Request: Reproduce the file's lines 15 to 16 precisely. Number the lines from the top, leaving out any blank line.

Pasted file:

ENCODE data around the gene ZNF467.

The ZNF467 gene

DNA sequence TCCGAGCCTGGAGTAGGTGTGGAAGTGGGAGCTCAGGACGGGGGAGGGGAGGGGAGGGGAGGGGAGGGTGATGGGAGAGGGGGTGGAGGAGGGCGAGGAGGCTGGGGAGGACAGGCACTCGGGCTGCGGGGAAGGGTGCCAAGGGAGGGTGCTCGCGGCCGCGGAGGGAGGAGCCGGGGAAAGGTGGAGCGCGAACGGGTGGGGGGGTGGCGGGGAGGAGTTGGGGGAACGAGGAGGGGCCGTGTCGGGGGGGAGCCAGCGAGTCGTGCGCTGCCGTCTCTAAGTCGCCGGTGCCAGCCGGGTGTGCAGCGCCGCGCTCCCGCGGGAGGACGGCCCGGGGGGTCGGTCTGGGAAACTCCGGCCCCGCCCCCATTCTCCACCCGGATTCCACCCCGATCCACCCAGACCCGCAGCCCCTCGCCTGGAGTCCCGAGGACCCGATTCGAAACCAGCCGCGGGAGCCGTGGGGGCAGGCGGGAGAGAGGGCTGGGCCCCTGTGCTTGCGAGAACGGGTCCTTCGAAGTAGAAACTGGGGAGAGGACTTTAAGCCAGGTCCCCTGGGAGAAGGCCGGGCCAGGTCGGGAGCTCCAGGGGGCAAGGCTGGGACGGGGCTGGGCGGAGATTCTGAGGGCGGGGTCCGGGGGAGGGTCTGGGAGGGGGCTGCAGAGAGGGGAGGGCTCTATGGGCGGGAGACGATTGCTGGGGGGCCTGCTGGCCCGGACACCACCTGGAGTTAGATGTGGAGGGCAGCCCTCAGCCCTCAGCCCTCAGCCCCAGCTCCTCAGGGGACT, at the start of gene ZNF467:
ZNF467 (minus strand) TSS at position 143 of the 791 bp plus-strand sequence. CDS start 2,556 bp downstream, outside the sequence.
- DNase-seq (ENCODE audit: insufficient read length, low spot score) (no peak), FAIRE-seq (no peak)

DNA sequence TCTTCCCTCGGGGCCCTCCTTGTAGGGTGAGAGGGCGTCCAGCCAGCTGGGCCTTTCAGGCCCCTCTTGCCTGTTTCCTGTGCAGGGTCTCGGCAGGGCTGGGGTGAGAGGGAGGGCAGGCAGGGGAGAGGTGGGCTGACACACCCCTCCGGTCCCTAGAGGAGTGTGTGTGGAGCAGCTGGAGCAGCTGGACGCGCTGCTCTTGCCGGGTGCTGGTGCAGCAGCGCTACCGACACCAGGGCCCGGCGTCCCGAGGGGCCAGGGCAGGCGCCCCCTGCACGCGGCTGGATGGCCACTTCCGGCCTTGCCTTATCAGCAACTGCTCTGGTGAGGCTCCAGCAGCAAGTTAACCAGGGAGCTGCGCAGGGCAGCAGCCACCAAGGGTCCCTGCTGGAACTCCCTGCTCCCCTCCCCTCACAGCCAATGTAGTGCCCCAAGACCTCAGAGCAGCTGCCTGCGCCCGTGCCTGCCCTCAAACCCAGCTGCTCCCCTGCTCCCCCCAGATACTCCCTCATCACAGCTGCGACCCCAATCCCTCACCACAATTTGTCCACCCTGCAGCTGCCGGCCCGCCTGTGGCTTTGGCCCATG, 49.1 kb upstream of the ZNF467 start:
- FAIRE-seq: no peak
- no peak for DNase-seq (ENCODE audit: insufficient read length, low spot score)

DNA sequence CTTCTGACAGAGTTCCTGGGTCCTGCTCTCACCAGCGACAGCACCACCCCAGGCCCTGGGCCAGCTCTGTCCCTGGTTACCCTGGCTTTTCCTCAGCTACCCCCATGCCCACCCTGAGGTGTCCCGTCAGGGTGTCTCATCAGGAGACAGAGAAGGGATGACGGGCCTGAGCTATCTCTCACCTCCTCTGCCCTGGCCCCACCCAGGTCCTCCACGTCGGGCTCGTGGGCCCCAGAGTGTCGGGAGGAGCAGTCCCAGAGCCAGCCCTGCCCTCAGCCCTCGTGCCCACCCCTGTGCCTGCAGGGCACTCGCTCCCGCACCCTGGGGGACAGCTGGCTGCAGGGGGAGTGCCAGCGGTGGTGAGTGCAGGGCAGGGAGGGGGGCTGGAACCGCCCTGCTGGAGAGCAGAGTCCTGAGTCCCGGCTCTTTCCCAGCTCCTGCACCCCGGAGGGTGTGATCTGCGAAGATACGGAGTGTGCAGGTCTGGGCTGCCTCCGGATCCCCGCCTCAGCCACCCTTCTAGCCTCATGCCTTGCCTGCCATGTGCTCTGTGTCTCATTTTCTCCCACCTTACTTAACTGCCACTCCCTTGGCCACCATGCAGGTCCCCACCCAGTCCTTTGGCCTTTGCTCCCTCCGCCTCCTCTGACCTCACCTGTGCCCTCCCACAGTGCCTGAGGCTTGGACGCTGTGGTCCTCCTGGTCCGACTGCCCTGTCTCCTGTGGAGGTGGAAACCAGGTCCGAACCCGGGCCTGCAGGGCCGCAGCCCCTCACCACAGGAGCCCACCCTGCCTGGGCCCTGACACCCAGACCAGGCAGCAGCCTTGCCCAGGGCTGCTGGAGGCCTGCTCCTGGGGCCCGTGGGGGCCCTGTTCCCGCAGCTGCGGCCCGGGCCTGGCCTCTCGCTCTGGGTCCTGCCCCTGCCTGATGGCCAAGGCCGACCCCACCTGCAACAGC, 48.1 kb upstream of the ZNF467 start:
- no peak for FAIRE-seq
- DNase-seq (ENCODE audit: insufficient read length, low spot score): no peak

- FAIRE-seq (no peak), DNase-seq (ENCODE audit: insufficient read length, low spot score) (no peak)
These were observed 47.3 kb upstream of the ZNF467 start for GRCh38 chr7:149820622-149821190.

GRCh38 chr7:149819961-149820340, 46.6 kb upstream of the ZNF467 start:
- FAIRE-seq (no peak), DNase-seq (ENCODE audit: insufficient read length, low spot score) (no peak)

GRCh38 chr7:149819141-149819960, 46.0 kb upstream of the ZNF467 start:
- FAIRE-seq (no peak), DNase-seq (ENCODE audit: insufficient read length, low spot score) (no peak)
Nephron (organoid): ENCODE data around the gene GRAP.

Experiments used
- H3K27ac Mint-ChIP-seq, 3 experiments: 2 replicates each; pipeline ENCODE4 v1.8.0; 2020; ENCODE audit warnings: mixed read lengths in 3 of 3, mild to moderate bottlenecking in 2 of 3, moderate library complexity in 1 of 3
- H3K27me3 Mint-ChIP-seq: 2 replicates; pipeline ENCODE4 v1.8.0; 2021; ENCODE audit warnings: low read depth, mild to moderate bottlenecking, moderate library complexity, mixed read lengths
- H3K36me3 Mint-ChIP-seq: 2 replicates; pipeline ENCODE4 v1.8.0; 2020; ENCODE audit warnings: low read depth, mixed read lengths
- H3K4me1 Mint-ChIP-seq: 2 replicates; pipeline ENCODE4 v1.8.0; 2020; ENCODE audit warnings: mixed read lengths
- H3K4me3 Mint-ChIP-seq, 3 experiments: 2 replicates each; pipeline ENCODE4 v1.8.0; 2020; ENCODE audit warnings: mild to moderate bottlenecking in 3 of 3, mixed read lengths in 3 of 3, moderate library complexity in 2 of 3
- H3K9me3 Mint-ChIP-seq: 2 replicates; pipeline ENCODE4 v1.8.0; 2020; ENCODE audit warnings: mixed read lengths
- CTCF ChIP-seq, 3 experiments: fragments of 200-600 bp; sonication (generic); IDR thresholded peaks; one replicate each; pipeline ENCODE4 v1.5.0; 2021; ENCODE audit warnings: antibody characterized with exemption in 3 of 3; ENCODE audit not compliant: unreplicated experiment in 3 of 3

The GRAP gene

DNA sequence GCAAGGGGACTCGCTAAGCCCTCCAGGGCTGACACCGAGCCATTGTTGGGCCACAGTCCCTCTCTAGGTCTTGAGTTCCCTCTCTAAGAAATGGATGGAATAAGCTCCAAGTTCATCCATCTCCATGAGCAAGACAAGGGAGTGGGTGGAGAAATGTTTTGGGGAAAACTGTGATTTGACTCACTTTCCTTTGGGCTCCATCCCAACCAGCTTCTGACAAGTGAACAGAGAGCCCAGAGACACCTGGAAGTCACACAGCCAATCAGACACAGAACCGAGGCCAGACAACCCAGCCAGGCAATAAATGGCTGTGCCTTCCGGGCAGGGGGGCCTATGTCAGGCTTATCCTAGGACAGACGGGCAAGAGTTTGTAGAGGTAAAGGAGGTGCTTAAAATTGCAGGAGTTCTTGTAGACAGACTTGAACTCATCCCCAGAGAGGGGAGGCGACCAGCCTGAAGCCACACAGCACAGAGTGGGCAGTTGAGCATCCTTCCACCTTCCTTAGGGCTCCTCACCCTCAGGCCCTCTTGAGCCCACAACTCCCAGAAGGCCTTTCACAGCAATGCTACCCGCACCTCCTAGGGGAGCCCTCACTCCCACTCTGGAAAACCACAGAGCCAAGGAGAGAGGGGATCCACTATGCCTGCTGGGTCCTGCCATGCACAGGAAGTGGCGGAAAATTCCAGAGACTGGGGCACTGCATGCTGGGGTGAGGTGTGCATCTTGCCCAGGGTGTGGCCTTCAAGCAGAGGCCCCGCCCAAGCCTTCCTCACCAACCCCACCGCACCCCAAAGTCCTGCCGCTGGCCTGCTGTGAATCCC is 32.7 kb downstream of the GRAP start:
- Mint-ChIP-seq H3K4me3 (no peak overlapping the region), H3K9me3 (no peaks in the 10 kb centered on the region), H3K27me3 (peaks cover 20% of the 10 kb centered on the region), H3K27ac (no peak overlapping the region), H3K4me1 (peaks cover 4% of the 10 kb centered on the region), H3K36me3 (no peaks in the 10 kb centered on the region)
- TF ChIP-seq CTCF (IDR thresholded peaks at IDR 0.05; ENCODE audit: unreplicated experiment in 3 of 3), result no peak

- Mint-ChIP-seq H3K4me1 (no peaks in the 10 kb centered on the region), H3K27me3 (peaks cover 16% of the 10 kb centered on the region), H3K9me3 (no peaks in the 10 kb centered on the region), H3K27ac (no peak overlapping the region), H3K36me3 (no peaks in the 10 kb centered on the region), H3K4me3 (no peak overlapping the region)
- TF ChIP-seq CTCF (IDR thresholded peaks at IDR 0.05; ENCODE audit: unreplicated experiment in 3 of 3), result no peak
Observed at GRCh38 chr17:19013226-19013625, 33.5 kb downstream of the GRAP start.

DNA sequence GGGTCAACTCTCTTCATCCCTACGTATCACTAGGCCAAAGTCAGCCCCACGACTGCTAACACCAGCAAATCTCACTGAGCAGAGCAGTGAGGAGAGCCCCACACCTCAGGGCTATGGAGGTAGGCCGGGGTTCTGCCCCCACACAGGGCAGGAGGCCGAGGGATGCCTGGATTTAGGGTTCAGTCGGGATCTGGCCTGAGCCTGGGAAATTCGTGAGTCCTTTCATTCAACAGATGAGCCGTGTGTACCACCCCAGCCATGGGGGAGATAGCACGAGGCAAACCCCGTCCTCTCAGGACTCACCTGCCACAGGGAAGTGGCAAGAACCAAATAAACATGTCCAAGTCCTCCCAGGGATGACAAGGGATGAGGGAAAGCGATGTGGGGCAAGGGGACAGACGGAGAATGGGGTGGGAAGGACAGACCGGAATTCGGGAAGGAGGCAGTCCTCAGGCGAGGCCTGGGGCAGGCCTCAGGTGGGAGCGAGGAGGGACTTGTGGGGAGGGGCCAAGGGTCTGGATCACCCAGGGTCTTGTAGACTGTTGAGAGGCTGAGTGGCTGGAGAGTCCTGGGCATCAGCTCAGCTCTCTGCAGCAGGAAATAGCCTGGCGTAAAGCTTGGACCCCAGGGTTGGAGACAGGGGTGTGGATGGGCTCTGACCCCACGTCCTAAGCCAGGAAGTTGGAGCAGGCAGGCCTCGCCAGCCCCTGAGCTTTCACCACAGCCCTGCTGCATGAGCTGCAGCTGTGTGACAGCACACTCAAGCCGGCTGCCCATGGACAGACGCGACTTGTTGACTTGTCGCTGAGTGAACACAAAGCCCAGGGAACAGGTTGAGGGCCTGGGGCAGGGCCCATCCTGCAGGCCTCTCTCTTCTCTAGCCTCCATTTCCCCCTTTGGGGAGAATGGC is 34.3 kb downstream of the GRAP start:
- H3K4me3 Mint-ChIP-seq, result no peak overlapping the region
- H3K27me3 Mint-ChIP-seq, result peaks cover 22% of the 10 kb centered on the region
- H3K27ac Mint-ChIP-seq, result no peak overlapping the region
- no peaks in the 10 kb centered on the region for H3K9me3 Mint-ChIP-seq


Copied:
- FAIRE-seq (no peak), DNase-seq (ENCODE audit: insufficient read length, low spot score) (no peak)

GRCh38 chr7:149819141-149819960, 46.0 kb upstream of the ZNF467 start: